Lastly, when you read the Bible, how does it leave you feeling? Joyful? Depressed? Thinking “I should never do that”?  Maybe you want to sing a hymn, or maybe you get that pins and needles feeling somewhere in the large intestine area which might indicate fear.

Then perhaps you need to go and talk it over with a wise Mary who has been sitting at Jesus’ feet, to find between you a way forward. God allows us, as I’m certain he did with Martha, to take one step at a time, achieve something achievable as you are, so that you grow in confidence to do more. Moses had an Aaron to help him – we all need others around us – that’s why we come to this place, we are part of something much bigger than just ourselves – and that is what National Bible Sunday should make us aware of.

A New Zealander Visits Kabul

Ron Hamilton

Afghanistan had long been a country I had wanted to visit.  The closest I had previously come was to the frontier barrier in the Khyber Pass region, in the course of the board of the Asian Development Bank tour of Pakistan in 1981.  Until 2009, I have had to depend on photographs and books about this fascinating country.

It would have to be conceded that it is not an easy country to visit.  International agency staff became familiar with non-IATA airlines, and getting from Dubai to Kabul was logistically challenging.  But it was achieved.  And flying over the magnificent arid peaks and valleys, with only patches of green vegetation, was a wonderful introduction to the country.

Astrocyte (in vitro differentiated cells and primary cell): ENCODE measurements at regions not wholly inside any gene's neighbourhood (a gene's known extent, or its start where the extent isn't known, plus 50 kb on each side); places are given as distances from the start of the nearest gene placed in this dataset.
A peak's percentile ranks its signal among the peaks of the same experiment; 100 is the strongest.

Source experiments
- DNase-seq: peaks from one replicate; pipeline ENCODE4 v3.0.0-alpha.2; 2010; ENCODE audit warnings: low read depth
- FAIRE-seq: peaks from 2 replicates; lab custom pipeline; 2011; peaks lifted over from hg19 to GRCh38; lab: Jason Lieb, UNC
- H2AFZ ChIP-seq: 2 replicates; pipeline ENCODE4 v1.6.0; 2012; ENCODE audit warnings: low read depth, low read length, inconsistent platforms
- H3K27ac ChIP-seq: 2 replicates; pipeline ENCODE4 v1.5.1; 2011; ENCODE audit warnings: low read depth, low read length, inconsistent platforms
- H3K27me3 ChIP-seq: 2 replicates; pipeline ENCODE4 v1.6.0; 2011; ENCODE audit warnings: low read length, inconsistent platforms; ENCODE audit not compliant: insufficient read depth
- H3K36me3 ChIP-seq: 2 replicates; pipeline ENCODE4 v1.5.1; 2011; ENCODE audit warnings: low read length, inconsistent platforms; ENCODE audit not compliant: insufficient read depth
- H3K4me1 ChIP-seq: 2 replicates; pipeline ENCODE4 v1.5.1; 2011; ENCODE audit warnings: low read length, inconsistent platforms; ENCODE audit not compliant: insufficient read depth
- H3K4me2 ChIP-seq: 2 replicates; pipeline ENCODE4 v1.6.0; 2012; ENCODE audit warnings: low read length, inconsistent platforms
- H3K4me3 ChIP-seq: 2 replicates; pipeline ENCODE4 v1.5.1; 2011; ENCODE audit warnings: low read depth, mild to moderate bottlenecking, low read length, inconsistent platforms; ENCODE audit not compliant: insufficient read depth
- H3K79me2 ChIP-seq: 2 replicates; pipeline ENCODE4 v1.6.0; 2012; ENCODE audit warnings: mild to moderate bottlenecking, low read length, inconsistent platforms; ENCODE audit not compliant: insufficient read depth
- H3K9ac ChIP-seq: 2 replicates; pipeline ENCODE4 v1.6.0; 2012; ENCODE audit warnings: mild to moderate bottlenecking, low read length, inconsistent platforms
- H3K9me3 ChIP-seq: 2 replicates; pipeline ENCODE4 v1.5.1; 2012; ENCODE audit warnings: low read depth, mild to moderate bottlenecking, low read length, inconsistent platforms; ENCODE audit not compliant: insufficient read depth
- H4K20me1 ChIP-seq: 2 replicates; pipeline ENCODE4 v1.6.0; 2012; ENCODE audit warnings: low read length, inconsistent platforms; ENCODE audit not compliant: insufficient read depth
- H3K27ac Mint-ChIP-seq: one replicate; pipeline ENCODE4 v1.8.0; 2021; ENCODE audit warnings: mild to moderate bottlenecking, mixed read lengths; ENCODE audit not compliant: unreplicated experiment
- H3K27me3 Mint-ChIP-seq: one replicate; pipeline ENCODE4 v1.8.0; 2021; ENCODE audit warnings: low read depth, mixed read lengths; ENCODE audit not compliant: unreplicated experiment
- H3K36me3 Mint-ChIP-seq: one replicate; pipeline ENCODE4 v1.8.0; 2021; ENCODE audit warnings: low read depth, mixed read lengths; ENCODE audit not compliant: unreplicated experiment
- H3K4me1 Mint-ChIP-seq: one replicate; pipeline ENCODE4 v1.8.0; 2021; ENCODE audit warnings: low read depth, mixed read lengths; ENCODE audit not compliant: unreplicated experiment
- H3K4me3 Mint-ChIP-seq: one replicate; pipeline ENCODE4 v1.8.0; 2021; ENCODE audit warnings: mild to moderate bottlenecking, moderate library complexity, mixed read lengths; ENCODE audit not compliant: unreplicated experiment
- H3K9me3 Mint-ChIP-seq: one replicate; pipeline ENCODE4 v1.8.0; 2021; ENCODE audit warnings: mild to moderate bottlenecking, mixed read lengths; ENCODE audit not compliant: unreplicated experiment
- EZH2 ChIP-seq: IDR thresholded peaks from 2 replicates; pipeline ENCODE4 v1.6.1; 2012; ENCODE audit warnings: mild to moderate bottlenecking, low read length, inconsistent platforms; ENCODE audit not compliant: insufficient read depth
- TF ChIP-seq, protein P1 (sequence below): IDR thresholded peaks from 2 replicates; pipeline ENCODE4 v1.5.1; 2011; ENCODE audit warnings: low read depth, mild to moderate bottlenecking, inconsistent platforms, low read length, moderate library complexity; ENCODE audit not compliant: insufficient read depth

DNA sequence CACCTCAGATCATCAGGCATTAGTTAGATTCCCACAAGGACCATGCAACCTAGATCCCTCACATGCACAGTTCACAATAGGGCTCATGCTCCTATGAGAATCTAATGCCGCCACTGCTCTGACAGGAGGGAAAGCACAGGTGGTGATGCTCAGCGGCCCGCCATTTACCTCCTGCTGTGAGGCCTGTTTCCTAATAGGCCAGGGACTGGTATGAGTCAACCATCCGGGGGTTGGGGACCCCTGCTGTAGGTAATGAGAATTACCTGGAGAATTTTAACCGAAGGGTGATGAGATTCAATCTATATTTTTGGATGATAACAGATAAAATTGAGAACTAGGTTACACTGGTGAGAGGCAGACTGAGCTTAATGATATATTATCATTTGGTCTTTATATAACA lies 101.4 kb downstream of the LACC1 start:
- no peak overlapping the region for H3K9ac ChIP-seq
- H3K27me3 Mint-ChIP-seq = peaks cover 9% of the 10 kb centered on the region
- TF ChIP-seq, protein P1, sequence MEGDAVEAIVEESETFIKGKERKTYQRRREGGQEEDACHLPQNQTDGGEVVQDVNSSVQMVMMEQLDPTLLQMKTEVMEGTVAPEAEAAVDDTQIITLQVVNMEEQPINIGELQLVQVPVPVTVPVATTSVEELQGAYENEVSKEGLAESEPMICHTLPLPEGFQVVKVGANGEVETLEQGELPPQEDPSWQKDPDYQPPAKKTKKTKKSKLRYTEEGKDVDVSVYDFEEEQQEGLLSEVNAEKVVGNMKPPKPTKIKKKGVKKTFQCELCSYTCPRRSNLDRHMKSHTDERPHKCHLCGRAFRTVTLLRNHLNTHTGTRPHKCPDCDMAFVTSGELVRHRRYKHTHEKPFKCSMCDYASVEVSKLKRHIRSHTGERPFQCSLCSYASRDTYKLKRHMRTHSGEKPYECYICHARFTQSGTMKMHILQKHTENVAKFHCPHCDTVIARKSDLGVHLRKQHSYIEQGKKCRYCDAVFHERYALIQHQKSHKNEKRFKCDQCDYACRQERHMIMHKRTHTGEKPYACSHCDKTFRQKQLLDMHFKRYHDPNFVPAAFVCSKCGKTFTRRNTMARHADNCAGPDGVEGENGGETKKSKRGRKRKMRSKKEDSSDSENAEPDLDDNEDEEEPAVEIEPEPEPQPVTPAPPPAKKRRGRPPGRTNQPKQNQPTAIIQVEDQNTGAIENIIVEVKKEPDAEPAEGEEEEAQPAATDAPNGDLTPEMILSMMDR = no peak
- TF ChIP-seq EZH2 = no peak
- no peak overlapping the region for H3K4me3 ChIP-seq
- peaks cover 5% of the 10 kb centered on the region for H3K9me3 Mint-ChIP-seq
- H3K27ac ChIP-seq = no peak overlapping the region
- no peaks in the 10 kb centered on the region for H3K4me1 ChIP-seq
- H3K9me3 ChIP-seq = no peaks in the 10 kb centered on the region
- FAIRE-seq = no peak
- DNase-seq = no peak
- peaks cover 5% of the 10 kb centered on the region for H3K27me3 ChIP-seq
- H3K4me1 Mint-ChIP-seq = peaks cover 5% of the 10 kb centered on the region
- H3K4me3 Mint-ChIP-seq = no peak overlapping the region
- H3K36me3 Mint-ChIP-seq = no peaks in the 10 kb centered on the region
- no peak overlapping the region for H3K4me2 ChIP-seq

I should add that I didn’t really visit Afghanistan; I visited Kabul.  Thanks to the personal safety situation, I was unable to leave the city confines.  Indeed, when I wasn’t in the World Bank “campus” I was in a Ministry armoured Toyota SUV. 

Arriving at Kabul when the President was leaving introduced me to traffic jams.  But unlike any seen in Auckland!  I lost count of the number of “Humvees” in the traffic – each with a heavy machine gun and soldier or policeman on the top!  (Such a “Humvee” is what I would like as a vehicle of choice for going to Auckland’s supermarket car parks!)

Ensconced in Guest House #2, my view was of high walls of packed bags of earth and sand with rolls of razor-wire on top, with a number of steep snow-covered mountain peaks barely visible above them to the North.  Expressions of interest in seeing the mountains were greeted with, “No, as bad things can happen there!” I have to say that no “bad things” happened to me when I was in Kabul, such was the seriousness with which the Bank addressed each person’s security.  We each had to travel with a dedicated cell phone and a two-way radio.  Occasional security alerts were texted on the former.